: An editorial in The Tribune
calls on schools to "just say no" to The Power Team
after a recent assembly at Ames Middle School. The Power Team uses feats of strength to deliver a message of abstinence-only-until-marriage to teens. A local parent complained that the Power Team presentation told girls in the audience not to "dress like objects," but said nothing to the boys about not treating girls like objects, regardless of what they were wearing.
: Last Friday, The Times Record
ran an article about the use of an abstinence-only-until-marriage curriculum developed by Heritage of Maine in Pownal public schools. Use of the curriculum in Pownal is causing a stir because it was specifically singled out in a memo
the Education Commissioner sent to school superintendents in 2005 as not meeting the state's comprehensive health education requirements. A quote from a member of the Pownal school board makes clear the dilemma that schools face:
The truth is, we have these requirements that need to be met, and Heritage is a free program.
And herein lies the problem: Schools are strapped for cash and the federal government is pouring over a billion dollars into abstinence-only-until-marriage programs while comprehensive sex education receives no federal funding. Is it any surprise why so many school administrators choose abstinence-only-until-marriage programs?
: The Carroll County school board voted against providing eighth-graders with information about contraception despite the urgings of local health teachers. A committee that examined the issue felt that providing this information in ninth grade was too late, and one health teacher had this to say:
If they're at least given the option of contraceptions and given a basic explanation of them, hopefully that will help them to make healthier choices. Without any knowledge, they can't make as healthy of a choice.
For now, eighth-graders in Carroll County will continue not to receive the information they need to protect themselves from unintended pregnancy and STDs.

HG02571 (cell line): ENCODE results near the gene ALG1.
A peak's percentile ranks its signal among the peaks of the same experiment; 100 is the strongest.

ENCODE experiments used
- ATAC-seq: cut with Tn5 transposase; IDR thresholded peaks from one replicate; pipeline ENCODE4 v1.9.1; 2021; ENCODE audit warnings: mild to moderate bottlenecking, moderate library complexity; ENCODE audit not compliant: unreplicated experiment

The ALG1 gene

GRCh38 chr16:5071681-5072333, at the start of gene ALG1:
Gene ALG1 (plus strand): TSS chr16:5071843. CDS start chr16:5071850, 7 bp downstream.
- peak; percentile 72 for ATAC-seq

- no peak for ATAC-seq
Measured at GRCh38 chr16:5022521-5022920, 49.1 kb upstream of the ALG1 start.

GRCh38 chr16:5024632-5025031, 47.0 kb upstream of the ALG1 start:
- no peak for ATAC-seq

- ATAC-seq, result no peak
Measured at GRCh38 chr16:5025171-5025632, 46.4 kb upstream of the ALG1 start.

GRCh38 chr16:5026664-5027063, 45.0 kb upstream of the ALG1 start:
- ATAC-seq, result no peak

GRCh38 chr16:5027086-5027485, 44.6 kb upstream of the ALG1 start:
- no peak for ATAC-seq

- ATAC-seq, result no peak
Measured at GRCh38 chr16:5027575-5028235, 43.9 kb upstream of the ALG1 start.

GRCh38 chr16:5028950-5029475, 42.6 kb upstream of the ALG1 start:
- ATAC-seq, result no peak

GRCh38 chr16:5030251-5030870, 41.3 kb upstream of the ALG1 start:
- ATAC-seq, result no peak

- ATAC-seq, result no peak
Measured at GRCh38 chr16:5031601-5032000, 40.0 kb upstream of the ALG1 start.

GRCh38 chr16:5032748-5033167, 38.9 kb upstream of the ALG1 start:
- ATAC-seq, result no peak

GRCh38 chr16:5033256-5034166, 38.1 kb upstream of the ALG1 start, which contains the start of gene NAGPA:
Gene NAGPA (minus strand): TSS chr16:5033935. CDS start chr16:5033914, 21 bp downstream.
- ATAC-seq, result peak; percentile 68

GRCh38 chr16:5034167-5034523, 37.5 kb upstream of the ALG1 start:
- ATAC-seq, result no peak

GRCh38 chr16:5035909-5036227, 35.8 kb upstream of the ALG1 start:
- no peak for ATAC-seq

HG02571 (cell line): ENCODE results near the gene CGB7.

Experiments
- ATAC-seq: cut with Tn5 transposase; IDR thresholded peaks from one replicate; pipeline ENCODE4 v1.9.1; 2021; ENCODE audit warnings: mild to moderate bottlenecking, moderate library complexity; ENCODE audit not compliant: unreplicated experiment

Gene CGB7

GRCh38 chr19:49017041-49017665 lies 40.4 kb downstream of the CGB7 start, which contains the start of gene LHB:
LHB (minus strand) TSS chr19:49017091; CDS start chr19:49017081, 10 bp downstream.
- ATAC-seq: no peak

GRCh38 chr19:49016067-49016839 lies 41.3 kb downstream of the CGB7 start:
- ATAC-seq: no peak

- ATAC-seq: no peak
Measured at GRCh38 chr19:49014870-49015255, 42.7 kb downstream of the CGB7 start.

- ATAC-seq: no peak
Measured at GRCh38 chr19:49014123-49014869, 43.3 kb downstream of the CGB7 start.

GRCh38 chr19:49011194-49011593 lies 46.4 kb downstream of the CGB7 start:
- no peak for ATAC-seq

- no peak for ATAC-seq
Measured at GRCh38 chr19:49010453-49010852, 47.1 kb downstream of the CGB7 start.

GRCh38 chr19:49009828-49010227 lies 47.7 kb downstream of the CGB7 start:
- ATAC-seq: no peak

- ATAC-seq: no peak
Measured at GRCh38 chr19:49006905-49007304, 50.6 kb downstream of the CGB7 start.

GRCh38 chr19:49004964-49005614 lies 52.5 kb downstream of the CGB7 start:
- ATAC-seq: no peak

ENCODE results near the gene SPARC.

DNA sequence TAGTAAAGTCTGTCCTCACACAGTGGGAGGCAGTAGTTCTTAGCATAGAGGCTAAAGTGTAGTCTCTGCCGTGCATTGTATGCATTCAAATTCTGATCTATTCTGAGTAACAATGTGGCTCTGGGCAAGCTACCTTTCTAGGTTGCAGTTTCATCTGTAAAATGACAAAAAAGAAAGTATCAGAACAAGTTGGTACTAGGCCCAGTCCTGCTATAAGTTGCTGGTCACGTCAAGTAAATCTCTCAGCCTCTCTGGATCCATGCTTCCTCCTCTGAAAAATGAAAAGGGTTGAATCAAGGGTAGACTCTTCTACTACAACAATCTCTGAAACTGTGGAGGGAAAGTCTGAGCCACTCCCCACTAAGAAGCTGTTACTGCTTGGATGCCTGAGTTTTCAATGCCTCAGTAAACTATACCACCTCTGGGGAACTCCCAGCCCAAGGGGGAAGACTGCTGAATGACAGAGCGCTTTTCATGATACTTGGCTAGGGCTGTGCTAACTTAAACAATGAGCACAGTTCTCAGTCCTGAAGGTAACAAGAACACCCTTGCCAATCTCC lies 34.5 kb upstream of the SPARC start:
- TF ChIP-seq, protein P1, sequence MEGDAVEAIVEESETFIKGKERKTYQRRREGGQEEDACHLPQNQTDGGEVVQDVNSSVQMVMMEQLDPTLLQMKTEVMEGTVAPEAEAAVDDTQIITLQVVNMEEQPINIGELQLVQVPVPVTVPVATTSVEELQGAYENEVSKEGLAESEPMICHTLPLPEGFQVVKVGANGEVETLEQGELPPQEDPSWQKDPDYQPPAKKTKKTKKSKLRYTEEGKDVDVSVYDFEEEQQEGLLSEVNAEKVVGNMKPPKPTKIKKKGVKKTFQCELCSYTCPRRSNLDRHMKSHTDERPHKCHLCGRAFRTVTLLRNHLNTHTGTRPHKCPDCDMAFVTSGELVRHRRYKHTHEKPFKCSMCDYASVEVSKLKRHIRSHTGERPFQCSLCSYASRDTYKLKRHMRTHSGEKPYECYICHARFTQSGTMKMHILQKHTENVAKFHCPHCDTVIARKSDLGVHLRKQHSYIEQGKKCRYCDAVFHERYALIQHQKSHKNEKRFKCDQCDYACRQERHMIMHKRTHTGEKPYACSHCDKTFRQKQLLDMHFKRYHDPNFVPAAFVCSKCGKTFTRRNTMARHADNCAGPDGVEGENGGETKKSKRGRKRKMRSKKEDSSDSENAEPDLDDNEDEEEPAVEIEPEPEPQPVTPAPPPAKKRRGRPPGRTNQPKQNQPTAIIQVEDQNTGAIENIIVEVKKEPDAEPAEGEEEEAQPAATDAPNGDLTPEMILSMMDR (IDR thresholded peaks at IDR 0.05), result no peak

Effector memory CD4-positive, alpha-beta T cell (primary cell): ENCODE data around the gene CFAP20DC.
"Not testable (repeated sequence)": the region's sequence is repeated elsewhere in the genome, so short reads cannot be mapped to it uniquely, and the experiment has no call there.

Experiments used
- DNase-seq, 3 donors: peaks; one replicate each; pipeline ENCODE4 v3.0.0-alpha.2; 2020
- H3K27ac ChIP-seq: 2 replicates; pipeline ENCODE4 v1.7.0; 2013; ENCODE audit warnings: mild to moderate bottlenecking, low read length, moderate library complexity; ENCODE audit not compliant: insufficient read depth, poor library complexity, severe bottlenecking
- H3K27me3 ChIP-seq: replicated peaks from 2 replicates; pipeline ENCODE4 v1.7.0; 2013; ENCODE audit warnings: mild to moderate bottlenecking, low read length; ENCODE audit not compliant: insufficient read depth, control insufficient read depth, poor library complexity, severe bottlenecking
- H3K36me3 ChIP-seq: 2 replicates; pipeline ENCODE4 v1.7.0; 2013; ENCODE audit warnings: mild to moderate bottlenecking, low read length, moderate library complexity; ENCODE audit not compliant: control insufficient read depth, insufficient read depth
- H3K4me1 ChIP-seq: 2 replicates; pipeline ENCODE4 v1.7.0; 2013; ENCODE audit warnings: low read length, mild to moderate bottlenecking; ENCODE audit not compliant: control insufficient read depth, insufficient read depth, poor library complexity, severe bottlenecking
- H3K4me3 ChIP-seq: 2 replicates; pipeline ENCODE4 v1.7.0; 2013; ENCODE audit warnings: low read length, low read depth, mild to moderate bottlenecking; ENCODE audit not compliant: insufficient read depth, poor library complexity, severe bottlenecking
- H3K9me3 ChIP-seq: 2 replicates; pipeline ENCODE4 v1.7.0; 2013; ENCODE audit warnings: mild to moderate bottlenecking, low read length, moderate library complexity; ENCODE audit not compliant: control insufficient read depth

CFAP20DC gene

: A contract between the New York City Department of Health and Columbia University to teach teens pregnancy prevention is being criticized by groups that say the program promotes pre-marital sex. Meanwhile, city health officials say the number of teens having sex is on the rise, and that they need information on how to protect themselves.
: In April, Dr. Alvin Jackson will take over the Ohio Department of Health and family planning organizations are hoping he will expand sex education programs in public schools to include information about preventing pregnancy and STDs. The Department of Health does have plans to review
the scientific accuracy of abstinence-only-until-marriage programs used in the state after several programs came under fire two years ago. A report
released by Case Western Reserve University School of Medicine in 2005 said several programs contained false and misleading information regarding sexual health and wellness.
:The Plainview Daily Herald
has an article about the abstinence-only-until-marriage program Worth the Wait, currently taught in Coronado, Estacado, and Plainview High Schools. Worth the Wait has been singled out as a particularly harmful abstinence-only-until-marriage program. You can check out a review
of the program on SIECUS's Web site.
: Washington state is one step closer to passing a comprehensive sex ed bill. The Senate approved the bill last week and it now needs to pass the House.